Making a difference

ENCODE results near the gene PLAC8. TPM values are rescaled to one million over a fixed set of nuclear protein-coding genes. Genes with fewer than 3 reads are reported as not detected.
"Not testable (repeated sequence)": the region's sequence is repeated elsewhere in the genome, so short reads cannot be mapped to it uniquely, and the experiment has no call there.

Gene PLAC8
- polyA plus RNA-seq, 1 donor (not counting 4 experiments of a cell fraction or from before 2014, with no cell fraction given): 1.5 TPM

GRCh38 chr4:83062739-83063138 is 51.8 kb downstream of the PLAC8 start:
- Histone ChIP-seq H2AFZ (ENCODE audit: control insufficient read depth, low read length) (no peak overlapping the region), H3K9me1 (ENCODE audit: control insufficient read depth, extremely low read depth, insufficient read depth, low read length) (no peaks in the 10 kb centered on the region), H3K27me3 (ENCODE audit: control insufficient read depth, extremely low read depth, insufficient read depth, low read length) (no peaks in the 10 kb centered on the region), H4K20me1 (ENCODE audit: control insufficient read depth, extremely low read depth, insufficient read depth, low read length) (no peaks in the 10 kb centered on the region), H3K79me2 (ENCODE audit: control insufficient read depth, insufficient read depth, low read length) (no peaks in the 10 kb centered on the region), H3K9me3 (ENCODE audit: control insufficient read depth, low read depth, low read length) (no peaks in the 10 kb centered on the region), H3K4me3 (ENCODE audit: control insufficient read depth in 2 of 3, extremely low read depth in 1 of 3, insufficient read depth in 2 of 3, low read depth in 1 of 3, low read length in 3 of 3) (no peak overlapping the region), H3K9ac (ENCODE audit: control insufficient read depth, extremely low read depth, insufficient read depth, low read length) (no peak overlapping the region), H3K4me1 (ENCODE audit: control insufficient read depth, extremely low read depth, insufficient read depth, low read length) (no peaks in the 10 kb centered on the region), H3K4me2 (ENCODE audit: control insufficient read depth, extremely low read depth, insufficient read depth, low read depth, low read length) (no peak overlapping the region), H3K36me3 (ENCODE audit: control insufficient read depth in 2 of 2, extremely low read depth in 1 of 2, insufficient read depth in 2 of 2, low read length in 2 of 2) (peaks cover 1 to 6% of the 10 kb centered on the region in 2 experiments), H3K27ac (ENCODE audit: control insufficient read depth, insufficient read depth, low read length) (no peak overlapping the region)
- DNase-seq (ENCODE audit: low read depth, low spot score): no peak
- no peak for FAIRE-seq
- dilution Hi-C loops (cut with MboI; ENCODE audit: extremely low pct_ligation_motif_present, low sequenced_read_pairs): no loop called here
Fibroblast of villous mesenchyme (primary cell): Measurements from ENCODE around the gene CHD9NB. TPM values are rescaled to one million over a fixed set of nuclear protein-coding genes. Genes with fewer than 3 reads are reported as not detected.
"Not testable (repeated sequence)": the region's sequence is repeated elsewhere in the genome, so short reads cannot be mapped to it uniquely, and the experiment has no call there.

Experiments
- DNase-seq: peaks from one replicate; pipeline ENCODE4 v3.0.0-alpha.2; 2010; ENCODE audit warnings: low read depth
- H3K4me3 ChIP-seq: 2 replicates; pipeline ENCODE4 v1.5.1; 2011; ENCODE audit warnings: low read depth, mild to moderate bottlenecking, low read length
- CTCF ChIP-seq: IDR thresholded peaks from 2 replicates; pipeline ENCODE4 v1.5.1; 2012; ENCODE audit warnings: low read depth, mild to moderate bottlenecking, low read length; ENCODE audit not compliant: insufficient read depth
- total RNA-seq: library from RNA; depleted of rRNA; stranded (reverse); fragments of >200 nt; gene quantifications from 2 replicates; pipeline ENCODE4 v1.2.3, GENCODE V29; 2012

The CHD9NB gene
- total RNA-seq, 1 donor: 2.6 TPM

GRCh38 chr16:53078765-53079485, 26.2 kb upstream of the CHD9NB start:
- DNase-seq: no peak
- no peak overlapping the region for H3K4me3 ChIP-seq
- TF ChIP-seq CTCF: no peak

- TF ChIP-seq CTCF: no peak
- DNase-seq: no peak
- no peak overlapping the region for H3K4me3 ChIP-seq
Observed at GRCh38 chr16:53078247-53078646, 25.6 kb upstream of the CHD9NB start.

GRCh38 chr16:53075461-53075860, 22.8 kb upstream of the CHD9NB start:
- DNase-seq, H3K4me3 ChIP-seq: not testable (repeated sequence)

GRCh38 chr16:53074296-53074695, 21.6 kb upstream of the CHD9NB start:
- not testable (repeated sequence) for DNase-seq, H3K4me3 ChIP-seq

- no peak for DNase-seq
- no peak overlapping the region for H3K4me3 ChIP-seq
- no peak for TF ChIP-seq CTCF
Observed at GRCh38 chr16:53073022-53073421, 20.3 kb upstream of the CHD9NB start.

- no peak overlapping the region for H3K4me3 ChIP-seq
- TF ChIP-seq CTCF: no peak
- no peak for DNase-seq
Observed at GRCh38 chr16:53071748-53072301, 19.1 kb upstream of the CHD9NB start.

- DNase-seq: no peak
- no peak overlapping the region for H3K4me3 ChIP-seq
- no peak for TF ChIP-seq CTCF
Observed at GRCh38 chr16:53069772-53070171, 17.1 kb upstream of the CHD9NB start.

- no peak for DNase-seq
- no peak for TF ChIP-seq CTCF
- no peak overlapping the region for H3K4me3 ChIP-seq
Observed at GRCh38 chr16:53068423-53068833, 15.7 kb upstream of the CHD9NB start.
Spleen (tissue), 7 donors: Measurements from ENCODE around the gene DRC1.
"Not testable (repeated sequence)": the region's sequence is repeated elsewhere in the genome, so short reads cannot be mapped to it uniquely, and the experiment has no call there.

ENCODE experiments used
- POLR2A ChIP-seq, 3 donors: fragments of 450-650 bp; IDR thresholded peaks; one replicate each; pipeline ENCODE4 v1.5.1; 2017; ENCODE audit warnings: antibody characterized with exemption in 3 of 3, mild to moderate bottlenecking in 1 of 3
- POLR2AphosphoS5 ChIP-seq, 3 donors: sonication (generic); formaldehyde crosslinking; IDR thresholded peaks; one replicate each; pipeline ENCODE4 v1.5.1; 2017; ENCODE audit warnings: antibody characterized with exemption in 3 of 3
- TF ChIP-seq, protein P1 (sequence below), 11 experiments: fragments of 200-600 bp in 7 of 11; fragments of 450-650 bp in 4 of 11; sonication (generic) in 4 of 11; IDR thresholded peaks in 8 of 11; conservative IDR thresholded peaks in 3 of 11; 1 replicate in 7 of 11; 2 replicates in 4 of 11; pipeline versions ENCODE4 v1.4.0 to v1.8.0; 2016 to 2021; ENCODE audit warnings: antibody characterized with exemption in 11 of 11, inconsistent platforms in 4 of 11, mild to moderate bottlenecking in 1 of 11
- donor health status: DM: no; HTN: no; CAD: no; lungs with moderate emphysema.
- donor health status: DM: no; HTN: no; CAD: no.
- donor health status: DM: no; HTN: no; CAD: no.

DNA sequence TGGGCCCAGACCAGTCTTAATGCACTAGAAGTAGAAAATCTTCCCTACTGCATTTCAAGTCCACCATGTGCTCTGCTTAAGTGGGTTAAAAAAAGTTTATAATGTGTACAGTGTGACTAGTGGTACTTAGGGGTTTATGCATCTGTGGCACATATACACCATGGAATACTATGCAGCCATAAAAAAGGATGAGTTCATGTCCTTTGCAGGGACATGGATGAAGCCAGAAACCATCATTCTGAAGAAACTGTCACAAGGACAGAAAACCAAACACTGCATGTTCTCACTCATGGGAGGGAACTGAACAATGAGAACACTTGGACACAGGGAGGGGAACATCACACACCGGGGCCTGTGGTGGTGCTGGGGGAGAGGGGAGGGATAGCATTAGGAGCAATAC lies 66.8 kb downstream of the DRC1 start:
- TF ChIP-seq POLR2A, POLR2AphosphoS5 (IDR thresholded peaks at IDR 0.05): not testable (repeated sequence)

I have two new heroes: Joy and Jeff Farmer. Oh, I already liked them, both for their service as police officers and for the good company they and their friends provided back when The Wolfpack and company gathered at the Kroger liquor store Thursdays for Pint Night. Then, a week or so ago, I began to follow the tale – no pun intended – the Farmers are sharing of their journey to adopt an abused, frightened dog Joy saw on a “to be euthanized” list at a California animal shelter. I won’t rehash all the details; the story begins on the front page. One detail in particular got me in the feels: a Facebook post in which Joy wrote about telling their children that Cali, who’d bonded with Jeff on the long journey home, wasn’t quite ready to love the rest of them yet. I have a soft place in my heart for animals and those who love them that, to borrow from a tale about a fellow named Grinch, has grown three sizes, thanks to the Farmers and Cali. And I’m reminded of the story about the old man who sees a boy picking up starfish that had washed up on a beach. There were thousands of the little creatures, dying on the sand, and the man asks what the boy is doing. The boy says, “I’m saving these starfish, sir.” The old man chuckles and says, “Son, there are thousands of starfish and only one of you. What difference can you make?” The boy picked up a starfish, gently tossed it into the water and, turning to the man, said, “I made a difference to that one.” Neither the Farmers nor the rest of us can save all the abandoned pets that need a home, but they sure as heck made a difference for Cali. In the meantime, as Bob Barker used to say, please spay or neuter your pets. Sermon over. 19-zip No, the above sub-head is not a sports score. It’s the tally of Midway and Versailles city councilmembers and Woodford Fiscal Court magistrates who endorsed a plan by the 911 Board to add a $59 fee to residential property tax bills to pay for 911 services. The score might well have been 20 to 0, had a Midway councilmember not been absent. (The fee structure for businesses and other entities hasn’t been released yet, but nonprofits and churches that don’t pay property taxes would pay the fee, which seems right to me, as they could require 911 service.) Several months ago on this page, I joked about the tendency of politicians, particularly at the state and federal level, to form blue ribbon panels to study tough problems and offer solutions they can then reluctantly endorse. In this case, the board formed by Judge-Executive James Kay, Versailles Mayor Brian Traugott and Midway Mayor Grayson Vandegrift is comprised of first responders who, among other things, know exactly how the 911 system works, and its importance. Of course, that knowledge doesn’t necessarily translate into the sort of actuarial experience that might come in handy when figuring out fee formulas, but I quibble, perhaps. To their credit, I don’t recall any of the people voting on the matter or the leaders of each body using weasel words to describe the plan. Some pointed out that it’s a fee and not a tax hike, and I wrote a clarification that addressed that issue. In the end, of course, it doesn’t really matter whether what comes out of our pockets is called a fee or a tax; the bottom line’s the same. Unlike the proposed property tax hike last year to pay for a new high school that caused deep divisions in the community, the 911 fee hasn’t run into much, if any, public opposition. And it may not, as both the board members and the folks who appointed them have done a good job explaining why the money is needed and their conclusion about the best source of it. Still, part of me wonders whether, if the proposal begins to take heavy fire, one of our elected officials will point at the police officers, firefighters and others on the board and say, “Hey, it was their idea!” Stay tuned, y’all.